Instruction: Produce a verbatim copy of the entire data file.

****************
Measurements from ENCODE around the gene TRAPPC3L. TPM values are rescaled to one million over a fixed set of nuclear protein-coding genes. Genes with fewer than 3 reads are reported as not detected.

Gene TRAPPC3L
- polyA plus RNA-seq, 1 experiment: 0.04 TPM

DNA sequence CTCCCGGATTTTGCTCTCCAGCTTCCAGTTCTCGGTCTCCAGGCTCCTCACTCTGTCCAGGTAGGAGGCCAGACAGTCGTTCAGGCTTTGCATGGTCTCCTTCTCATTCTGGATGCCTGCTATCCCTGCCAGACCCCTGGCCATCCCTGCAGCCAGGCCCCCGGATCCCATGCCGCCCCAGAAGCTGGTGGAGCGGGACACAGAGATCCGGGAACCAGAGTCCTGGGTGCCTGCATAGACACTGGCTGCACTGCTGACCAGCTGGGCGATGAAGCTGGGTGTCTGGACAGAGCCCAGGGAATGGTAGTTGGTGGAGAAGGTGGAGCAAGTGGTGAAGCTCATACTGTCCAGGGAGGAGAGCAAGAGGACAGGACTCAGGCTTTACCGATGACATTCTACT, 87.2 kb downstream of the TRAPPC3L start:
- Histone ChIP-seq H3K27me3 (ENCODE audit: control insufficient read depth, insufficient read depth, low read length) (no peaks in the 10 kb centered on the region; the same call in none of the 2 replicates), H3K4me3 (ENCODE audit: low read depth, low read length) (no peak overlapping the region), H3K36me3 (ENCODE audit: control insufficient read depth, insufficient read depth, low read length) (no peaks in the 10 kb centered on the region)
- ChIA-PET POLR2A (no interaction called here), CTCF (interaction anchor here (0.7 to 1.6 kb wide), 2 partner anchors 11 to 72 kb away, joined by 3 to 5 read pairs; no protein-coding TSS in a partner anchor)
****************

Measurements from ENCODE around the gene TRAPPC3L. TPM values are rescaled to one million over a fixed set of nuclear protein-coding genes. Genes with fewer than 3 reads are reported as not detected.

Gene TRAPPC3L
- polyA plus RNA-seq, 1 experiment: 0.04 TPM

DNA sequence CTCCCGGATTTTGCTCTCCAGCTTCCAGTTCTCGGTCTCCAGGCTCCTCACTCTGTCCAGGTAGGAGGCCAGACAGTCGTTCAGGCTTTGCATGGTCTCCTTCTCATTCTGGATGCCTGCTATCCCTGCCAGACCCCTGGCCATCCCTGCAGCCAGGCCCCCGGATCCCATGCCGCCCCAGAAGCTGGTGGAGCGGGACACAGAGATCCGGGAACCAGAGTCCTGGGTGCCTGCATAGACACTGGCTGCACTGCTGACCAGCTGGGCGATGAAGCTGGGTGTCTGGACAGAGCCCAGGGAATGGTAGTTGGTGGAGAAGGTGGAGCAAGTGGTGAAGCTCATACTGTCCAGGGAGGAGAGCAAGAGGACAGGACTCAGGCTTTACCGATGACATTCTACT, 87.2 kb downstream of the TRAPPC3L start:
- Histone ChIP-seq H3K27me3 (ENCODE audit: control insufficient read depth, insufficient read depth, low read length) (no peaks in the 10 kb centered on the region; the same call in none of the 2 replicates), H3K4me3 (ENCODE audit: low read depth, low read length) (no peak overlapping the region), H3K36me3 (ENCODE audit: control insufficient read depth, insufficient read depth, low read length) (no peaks in the 10 kb centered on the region)
- ChIA-PET POLR2A (no interaction called here), CTCF (interaction anchor here (0.7 to 1.6 kb wide), 2 partner anchors 11 to 72 kb away, joined by 3 to 5 read pairs; no protein-coding TSS in a partner anchor)